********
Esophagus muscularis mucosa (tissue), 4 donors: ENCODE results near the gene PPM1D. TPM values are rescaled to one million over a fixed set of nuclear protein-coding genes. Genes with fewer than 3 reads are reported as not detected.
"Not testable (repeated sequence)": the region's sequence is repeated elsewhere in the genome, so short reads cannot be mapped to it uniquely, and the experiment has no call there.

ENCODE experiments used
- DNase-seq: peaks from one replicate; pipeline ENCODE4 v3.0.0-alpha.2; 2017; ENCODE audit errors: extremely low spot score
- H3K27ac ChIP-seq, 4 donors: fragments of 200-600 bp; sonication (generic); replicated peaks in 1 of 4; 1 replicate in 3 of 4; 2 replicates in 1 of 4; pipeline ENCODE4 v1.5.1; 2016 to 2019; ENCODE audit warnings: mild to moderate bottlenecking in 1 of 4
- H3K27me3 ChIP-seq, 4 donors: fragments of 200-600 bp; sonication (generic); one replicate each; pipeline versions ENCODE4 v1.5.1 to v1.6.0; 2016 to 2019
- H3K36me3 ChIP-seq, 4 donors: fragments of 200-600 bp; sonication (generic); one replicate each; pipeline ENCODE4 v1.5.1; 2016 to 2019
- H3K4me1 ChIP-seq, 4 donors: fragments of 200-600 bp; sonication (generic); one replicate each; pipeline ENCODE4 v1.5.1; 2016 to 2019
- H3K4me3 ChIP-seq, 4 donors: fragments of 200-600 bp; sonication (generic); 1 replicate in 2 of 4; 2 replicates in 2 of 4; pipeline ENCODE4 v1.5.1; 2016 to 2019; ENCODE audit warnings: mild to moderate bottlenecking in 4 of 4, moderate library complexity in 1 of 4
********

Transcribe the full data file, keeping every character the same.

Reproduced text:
Esophagus muscularis mucosa (tissue), 4 donors: ENCODE results near the gene PPM1D. TPM values are rescaled to one million over a fixed set of nuclear protein-coding genes. Genes with fewer than 3 reads are reported as not detected.
"Not testable (repeated sequence)": the region's sequence is repeated elsewhere in the genome, so short reads cannot be mapped to it uniquely, and the experiment has no call there.

ENCODE experiments used
- DNase-seq: peaks from one replicate; pipeline ENCODE4 v3.0.0-alpha.2; 2017; ENCODE audit errors: extremely low spot score
- H3K27ac ChIP-seq, 4 donors: fragments of 200-600 bp; sonication (generic); replicated peaks in 1 of 4; 1 replicate in 3 of 4; 2 replicates in 1 of 4; pipeline ENCODE4 v1.5.1; 2016 to 2019; ENCODE audit warnings: mild to moderate bottlenecking in 1 of 4
- H3K27me3 ChIP-seq, 4 donors: fragments of 200-600 bp; sonication (generic); one replicate each; pipeline versions ENCODE4 v1.5.1 to v1.6.0; 2016 to 2019
- H3K36me3 ChIP-seq, 4 donors: fragments of 200-600 bp; sonication (generic); one replicate each; pipeline ENCODE4 v1.5.1; 2016 to 2019
- H3K4me1 ChIP-seq, 4 donors: fragments of 200-600 bp; sonication (generic); one replicate each; pipeline ENCODE4 v1.5.1; 2016 to 2019
- H3K4me3 ChIP-seq, 4 donors: fragments of 200-600 bp; sonication (generic); 1 replicate in 2 of 4; 2 replicates in 2 of 4; pipeline ENCODE4 v1.5.1; 2016 to 2019; ENCODE audit warnings: mild to moderate bottlenecking in 4 of 4, moderate library complexity in 1 of 4